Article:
On Sunday, a Super Bowl commercial for Squarespace will feature a reinterpretation of Dolly Parton’s hit, re-titled “5 to 9”.
As NBC News notes, this is Parton’s first Super Bowl ad. The outlet writes, “Rather than paying homage to the spirit of the original song that had nothing to say about the exploitative nature of everyday life, the Squarespace commercial offers a thin ode to the side business. The office workers are portrayed as overjoyed to keep working after hours, their side jobs are portrayed as liberating, fun and fulfilling, and the song itself encourages them to ‘be your own boss, climb your own ladder’. “
The commercial was directed by Damien Chazelle from La La Land.
Here’s what you need to know:
The commercial is criticized
Although the commercial has not yet aired on national television, 5 to 9 have received criticism from a number of outlets. Slate wrote that “on the surface, nothing about this ad is so deep” that it is very “wrong” given the time.
They write, “The commercial will air and the world will move on, but the fact remains that Parton – an artist rightly hailed as one of the most skillful, altruistic and generous artists of all time – one of the most powerful and weakest lovers, Messages behind their own work as they dress it up as a tribute. And while the new texts are clever, the old ones feel much more in tune with what many are going through when they report record unemployment, turn their kitchens into bakeries, their cars into taxis, their houses into unbooked hotels and empty: it’s enough to drive you crazy if you let it. “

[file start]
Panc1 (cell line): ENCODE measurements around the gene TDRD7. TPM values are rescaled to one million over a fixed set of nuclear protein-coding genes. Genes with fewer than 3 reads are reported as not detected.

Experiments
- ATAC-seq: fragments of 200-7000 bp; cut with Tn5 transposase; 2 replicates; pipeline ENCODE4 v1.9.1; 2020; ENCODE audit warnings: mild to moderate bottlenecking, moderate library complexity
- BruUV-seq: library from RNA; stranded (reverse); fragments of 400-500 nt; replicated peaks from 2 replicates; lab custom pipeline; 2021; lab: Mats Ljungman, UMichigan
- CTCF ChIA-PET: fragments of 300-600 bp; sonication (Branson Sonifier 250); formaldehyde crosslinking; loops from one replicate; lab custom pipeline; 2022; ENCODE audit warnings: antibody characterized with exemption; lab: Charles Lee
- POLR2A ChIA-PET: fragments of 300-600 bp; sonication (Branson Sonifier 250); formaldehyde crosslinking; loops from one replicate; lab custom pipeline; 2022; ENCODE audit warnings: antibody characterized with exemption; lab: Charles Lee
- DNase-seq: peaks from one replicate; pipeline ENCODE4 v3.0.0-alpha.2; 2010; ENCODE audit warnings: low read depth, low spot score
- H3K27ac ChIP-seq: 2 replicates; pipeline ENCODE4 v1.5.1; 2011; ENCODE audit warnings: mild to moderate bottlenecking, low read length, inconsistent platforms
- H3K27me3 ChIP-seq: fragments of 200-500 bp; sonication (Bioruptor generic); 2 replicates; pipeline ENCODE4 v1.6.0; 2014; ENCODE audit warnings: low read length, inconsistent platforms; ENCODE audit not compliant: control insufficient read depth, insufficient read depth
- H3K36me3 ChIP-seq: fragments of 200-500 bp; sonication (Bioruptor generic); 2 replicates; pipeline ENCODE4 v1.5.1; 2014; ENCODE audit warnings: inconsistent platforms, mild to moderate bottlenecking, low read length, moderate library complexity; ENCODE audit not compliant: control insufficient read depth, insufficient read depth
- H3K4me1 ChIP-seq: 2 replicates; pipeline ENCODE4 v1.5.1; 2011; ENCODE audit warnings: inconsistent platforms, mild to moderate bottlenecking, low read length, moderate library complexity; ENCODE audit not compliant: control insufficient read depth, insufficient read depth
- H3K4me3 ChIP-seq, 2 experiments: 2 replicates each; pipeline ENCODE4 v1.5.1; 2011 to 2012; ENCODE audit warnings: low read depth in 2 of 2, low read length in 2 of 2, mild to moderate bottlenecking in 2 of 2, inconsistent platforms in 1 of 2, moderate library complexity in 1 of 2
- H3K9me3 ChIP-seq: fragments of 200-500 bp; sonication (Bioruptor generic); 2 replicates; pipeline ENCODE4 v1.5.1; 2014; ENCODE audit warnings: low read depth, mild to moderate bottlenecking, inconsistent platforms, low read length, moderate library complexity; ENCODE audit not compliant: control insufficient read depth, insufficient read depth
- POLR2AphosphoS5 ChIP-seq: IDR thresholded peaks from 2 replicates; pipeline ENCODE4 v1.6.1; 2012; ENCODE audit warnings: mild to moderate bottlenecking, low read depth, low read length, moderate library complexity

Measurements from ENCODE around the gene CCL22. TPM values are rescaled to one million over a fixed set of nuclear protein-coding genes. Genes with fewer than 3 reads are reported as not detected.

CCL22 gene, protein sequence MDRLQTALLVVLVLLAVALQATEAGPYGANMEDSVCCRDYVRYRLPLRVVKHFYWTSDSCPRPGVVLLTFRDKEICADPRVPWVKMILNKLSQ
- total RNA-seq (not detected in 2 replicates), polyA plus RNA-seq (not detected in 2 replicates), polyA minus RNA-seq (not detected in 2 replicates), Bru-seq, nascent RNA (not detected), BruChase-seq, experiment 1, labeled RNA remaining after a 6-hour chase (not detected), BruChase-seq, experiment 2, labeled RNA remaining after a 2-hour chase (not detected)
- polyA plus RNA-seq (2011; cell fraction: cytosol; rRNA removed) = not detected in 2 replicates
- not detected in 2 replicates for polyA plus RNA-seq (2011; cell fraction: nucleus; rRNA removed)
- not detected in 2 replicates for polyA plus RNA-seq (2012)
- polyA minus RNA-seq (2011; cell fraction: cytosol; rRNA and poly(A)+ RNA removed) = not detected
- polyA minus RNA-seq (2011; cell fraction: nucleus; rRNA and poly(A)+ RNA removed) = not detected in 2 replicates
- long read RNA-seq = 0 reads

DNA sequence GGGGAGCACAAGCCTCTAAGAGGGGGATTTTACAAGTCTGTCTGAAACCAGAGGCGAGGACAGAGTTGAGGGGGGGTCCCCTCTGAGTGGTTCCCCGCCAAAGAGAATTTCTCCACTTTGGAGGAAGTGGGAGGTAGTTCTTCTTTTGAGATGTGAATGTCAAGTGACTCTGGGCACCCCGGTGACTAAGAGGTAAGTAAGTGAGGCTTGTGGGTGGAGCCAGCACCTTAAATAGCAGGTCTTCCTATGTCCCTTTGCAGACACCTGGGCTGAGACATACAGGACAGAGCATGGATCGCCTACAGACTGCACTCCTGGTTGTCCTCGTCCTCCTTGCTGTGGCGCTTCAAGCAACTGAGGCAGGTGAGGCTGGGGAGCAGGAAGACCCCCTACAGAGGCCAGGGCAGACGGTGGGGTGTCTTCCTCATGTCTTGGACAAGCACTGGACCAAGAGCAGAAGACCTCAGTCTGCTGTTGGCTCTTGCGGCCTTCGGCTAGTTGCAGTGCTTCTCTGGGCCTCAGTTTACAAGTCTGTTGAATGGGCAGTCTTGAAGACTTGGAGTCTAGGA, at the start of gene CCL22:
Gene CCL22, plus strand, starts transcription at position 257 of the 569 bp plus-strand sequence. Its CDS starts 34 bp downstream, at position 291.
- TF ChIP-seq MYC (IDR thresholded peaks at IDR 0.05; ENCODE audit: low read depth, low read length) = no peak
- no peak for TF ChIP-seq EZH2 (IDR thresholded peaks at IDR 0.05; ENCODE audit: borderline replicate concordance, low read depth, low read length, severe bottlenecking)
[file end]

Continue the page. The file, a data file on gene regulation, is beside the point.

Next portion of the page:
In a separate article, the New York Times wrote that the remake is “not quite as powerful as the original”.
The New York Times continues to acknowledge that women are disproportionately affected in the midst of a global recession and that working mothers “fall apart at the seams.”
Stanford sociologist Marianne Cooper told the outlet, “This ad targets a population that I’m not sure is currently in the pandemic. It’s great to push yourself to make your dreams come true. It is different when you have to hurry to get through. “
“What do 100 million people want and need after the glove of 2020? Hope.’
In the ad, Parton’s texts have been adjusted to match the well-modernized commercial:
“Work 5 to 9 and now do something of your own,
And it feels so good to build a business with your expertise.
I’ll move on and there’s nothing you can’t do –
If you listen to that little voice inside you “
When Muse by Clio spoke to Squarespace vice president Ben Hughes, he discussed the intent behind the ad.
“Super Bowl advertising is as big as it gets, and it forces you to think broader than your usual audience. What do 100 million people want and need after the 2020 fight? Hope. Optimism. Something transporting. This ad is a modern take on a classic film musical. It’s a spectacle, but one that’s anchored by a message that everyone can relate to: you deserve to follow your dreams and be happy. “
He added, “Studies have shown that more than 50 percent of Americans feel disconnected from their jobs, which isn’t particularly good given the time we spend on work. One solution that more and more people are thinking about is entrepreneurship. But instead of treating it as an all-or-nothing deal, they think of it as something that you gradually transition into over time. “
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